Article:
Thursday, December 14, 2006
Satmar in Williamsburg, Brooklyn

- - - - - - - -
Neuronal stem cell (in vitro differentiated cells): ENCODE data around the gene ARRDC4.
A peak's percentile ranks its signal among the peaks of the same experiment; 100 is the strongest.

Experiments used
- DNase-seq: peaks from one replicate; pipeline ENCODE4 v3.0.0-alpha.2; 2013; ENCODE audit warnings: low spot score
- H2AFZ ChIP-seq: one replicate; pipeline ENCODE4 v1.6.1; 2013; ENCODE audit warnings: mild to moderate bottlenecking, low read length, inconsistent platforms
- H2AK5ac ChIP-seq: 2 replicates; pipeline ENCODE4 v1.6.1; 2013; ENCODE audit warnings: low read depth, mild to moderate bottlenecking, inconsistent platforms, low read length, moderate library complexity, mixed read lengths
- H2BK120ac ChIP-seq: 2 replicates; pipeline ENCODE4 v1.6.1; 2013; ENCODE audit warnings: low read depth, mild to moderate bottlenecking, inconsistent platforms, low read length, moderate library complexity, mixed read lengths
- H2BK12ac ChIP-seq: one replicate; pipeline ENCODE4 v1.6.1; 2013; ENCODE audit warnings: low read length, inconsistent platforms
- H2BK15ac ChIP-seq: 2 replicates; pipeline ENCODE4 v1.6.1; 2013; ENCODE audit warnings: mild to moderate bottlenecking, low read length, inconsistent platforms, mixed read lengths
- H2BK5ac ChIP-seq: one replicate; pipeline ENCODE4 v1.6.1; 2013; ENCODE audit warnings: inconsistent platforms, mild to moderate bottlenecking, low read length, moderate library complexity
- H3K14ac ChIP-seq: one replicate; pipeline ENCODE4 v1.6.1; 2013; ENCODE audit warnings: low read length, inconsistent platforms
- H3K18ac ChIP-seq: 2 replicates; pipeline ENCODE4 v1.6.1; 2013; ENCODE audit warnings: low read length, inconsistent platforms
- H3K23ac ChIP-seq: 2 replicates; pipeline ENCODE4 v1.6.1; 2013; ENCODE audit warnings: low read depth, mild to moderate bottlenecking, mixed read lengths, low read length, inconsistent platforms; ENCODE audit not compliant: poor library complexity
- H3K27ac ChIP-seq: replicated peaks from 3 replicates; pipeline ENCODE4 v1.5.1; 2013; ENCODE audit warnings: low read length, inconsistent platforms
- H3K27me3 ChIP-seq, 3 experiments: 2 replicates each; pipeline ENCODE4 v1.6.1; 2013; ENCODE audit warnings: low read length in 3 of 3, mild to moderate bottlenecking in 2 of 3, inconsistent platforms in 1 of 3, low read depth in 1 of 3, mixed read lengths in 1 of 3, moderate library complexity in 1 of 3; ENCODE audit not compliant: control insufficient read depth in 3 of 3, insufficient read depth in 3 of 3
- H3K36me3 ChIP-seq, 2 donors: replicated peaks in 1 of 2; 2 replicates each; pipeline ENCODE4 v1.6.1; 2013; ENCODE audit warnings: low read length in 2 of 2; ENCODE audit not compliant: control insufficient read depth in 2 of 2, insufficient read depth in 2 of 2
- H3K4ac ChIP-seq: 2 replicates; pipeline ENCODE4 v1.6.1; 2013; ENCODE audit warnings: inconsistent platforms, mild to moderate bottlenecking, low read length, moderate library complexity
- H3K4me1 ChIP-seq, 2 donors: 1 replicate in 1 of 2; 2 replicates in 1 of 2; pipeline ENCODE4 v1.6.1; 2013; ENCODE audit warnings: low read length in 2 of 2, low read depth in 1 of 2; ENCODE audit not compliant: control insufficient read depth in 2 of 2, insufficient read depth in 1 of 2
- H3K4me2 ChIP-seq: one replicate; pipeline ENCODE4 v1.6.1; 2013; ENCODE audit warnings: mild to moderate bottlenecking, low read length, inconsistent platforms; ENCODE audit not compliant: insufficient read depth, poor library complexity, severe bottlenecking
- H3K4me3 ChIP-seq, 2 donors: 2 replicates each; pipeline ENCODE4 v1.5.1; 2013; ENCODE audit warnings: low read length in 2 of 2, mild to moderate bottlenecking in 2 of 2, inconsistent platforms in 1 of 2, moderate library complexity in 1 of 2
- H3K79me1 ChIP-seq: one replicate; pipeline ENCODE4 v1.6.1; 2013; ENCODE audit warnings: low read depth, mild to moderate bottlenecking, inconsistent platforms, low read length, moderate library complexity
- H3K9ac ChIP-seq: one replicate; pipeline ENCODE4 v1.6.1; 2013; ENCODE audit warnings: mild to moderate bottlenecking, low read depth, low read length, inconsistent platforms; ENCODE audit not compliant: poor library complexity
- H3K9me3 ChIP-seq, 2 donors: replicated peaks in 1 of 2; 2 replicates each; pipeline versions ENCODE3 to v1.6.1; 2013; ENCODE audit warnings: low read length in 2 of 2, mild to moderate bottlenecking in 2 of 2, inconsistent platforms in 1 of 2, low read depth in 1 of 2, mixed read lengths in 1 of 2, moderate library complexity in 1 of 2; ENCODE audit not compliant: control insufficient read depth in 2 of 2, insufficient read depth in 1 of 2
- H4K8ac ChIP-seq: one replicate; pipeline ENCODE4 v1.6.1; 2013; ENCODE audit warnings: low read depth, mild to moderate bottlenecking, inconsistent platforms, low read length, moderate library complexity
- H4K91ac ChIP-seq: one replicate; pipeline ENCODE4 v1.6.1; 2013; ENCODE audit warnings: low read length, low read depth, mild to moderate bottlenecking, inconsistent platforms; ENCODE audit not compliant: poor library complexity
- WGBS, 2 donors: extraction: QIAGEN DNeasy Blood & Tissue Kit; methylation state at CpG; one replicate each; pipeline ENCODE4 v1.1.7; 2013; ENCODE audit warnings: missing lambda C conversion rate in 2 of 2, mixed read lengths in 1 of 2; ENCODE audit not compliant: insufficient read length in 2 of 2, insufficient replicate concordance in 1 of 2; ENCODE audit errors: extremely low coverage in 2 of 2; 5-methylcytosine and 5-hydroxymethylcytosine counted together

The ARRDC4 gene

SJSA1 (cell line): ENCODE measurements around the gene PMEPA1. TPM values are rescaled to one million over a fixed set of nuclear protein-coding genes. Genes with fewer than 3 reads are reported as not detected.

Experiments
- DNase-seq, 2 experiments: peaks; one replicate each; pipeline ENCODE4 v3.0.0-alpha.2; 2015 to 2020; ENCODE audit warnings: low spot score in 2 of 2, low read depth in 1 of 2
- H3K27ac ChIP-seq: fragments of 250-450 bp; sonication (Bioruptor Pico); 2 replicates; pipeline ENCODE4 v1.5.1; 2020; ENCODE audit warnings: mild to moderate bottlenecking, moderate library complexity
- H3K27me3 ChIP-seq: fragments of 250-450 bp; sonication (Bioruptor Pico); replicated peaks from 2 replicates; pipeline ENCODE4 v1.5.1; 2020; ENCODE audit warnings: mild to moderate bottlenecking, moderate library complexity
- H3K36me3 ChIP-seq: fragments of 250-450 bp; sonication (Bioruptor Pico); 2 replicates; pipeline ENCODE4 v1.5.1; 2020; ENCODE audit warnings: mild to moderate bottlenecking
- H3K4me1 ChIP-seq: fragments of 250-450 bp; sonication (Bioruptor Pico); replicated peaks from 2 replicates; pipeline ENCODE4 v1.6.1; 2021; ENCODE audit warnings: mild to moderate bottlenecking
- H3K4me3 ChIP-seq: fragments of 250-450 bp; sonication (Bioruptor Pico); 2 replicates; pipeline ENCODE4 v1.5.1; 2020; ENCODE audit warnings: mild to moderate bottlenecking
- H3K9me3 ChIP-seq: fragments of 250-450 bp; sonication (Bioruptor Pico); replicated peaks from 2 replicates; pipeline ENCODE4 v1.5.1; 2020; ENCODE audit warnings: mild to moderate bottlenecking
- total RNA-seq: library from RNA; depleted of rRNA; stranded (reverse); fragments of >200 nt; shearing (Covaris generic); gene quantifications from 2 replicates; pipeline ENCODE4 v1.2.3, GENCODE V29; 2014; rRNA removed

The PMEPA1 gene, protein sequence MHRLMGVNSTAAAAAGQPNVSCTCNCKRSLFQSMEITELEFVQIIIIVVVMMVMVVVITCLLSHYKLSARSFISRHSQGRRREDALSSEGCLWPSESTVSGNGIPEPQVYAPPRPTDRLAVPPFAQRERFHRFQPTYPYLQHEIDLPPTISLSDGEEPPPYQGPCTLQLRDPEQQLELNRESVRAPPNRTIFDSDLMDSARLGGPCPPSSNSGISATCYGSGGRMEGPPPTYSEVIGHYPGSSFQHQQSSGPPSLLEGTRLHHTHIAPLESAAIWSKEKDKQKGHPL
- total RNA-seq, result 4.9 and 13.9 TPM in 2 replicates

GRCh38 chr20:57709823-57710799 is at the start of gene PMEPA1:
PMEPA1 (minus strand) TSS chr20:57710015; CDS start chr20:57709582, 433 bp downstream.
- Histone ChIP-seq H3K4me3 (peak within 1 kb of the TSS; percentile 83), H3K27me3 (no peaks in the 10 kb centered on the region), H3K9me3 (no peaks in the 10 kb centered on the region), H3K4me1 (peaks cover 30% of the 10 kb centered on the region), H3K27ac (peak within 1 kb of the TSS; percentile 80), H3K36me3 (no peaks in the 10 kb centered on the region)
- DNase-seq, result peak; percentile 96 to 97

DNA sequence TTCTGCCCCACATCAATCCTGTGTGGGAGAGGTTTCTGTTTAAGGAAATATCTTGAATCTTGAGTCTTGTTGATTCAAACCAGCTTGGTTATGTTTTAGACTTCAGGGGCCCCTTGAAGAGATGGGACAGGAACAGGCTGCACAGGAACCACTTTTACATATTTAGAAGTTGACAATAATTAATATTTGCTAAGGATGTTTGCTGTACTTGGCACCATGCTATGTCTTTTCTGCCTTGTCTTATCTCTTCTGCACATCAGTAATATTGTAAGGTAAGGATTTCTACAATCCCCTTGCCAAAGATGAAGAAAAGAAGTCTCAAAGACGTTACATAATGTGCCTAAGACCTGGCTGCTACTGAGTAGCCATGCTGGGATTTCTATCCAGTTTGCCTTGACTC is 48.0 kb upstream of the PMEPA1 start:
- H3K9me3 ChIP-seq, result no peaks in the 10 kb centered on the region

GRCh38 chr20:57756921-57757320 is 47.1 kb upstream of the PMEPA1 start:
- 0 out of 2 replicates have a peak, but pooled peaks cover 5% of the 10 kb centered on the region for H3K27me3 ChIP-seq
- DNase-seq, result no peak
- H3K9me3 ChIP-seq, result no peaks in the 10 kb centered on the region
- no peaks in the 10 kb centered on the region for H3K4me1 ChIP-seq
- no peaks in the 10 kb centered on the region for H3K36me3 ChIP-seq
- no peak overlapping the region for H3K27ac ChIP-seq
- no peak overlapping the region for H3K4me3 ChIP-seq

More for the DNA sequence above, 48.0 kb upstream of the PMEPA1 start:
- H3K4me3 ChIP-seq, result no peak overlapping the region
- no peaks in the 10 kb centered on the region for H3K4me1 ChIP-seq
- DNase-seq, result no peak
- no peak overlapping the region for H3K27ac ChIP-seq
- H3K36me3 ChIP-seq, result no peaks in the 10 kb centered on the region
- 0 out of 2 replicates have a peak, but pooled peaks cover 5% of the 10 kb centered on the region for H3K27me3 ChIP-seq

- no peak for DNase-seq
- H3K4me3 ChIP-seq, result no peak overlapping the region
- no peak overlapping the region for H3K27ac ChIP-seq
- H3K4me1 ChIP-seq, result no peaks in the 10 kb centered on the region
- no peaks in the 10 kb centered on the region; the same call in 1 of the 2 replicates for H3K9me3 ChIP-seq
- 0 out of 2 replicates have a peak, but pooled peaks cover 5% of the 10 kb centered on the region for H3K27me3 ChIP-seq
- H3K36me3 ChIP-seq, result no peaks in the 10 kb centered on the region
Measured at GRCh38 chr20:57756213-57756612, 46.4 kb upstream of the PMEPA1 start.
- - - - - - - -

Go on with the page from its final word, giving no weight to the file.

Williamsburg, in North Brooklyn, is the enclave of the most insular of the Orthodox Hasidic Jews - the Satmar hasids. Hasidic Jewish tradition is centered around the person of a Rebbe, who is somthing more than what most people think of when using the term rabbi... A Rebbe is not only learned, he leads of a group of pious Hasidic Jews and usually descended from one of the original followers of Rabbi Israel Ben Eliezer (1698–1760), the Baal Shem Tov (also known as the BeSHT) who founded and inspired Hasidism in the early 18th century in east Europe. There are many hasidic groups today, all of whom maintain a presence in one of Brooklyn's three main hasidic neighborhoods (Williamsburg, Boro Park, and the predominantly Lubavitch Crown Heights) known as "courts" (hoyfn in Yiddish) and the "Hungarian" hasids are dominated by the hoyf of Satmar. Satmar originates from the court of the Teitelbaum rabbinic dynasty based in Satu Mare, Romania (once part of Hungary and known as Szatmár.) Satmar is what most hasids mean when they talk about "the Hungarians" - pretty much in the same tone of voice that everybody else in east Europe uses when talking about "the Hungarians." They are insular. Argumentative. Impenetrable. Intransigent about language. But they have very good pastries and cakes. After the destruction of Hungary and Transylvania's Jews during World War Two, the remnants of the Satmar and other hasids moved to New York. Satmar is famous for its opposition to the secular state of Israel, based on the teachings of the Rabbi Itzik Traub of Nagykallo (near Debrecen) known as the "Kalever Rebbe" which define the conditions for the return of the Messiah to earth. Since Israel was not formed by divine Messianic decree, the existence of the Zionist State isn't considered by Satmar to be legitimate, and the Satmars prefer to reside near their rebbes in Brooklyn, althgough many do travel to and reside in Israel in the Mea Shearim area of Jerusalem and Bnei Brak near Tel Aviv. One faction formed the anti-Zionist organization Neturei Karta, which recently sent a delegation to Iran to meet with President Ahmadinejad of Iran. Drive a car around Williamsburg on a Saturday and you may just have a rock thrown at you. Satmars are serious business.All in all, not your everyday, boring little ethno-religious Brooklyn enclave. In terms of conservatism, Williamsburg is it. Satmar families are huge - the streets are crowded with baby carriages. There are about 150,000 Satmars in the world today, far more than there were before WWII. The Satmars feel that since Hitler tried to wipe them out, they would rebound with a vengence. Families with eight kids are common. Satmar is about outbreeding the Holocaust - they are the largest of Hasidic sects today. Other Jews may look at them with with distaste or even hatred - for their insularity, for their "backwardness" or for their anti-Zionist views - but I agree with what Michael Alpert said of them: if not for them, we would have almost completely lost our window on east European Jewishness, yiddishkeit, after the Holocaust. They preserve it with a vengence. Williamsburg, for example, is the largest concentration of Yiddish speakers in the World today. Need a cab? Try the "Nay Brooklyn Car Servis, 24 sho servis" The Satmar schools teach in Yiddish, as Hebrew is considered too holy for everyday communication. Many of the schools and Yeshivas are the direct organizational descendants of previously existing schools in the old country. Pupa is the legacy of the Yeshiva in Pápa, a town in the Bakony region of west Hungary. Of course, you couldn't go without some extremely kosher matzoh bread from the Pupa/Pápa traditional bakery on Bedford Avenue. The Satmar Girls School. Pearl Gluck, whose independant film "Divan: The Couch" looks at what it is like to grow up Satmar in Brooklyn, went to such a school in Boro Park. Pearl is modernity's window on Satmar. Check out the film. Some of Di Naye's music is used in it.Săpânţa is a town just in the Marmures region of Romania. Known for its cemetery - a folk art treasure called the "Happy Cemetery" - it was called Shpinka in Yiddish. Many of the smaller Hasidic groups maintain small prayer houses - shtibele - such as this, the kloys of the Boyaner Hasidim, who originate in Bukovina. Williamsburg is a pretty self-contained world. You get sick, you want a kosher ambulance service.And ye shall know them by their hats. Different groups of Hasids wear different styles of dress. Satmar are into knickers and flat toped felt hats. The only other place in theworld where one can see this many odd, flat-topped hats is in eastern Marmures on a Sunday.Satmars take their hats very seriously. All hasids do. Lubavitch like fedoras, Bobov like bowlers, non-hasidic Litvaks like gigantic fedoras that would make the Romanian Gaboresti green with envy. And they have to fit perfectly in order to wear a yarmulke underneath. On Saturday - Shabbos - out come the striemels and pelzes, big flat fur hats that are the pride of all hasidic adult men.Williamsburg is also the last place outside of east Europe where men regularly wear kucsma, the furry winter hats. This shop is across the street from the new, hip area of Williamsburg. Rappers Jay-Z and Buster Rhymes have both bought trendy lofts within a couple of blocks of this shop. Wort! Shulem af di velt, oys, y'all.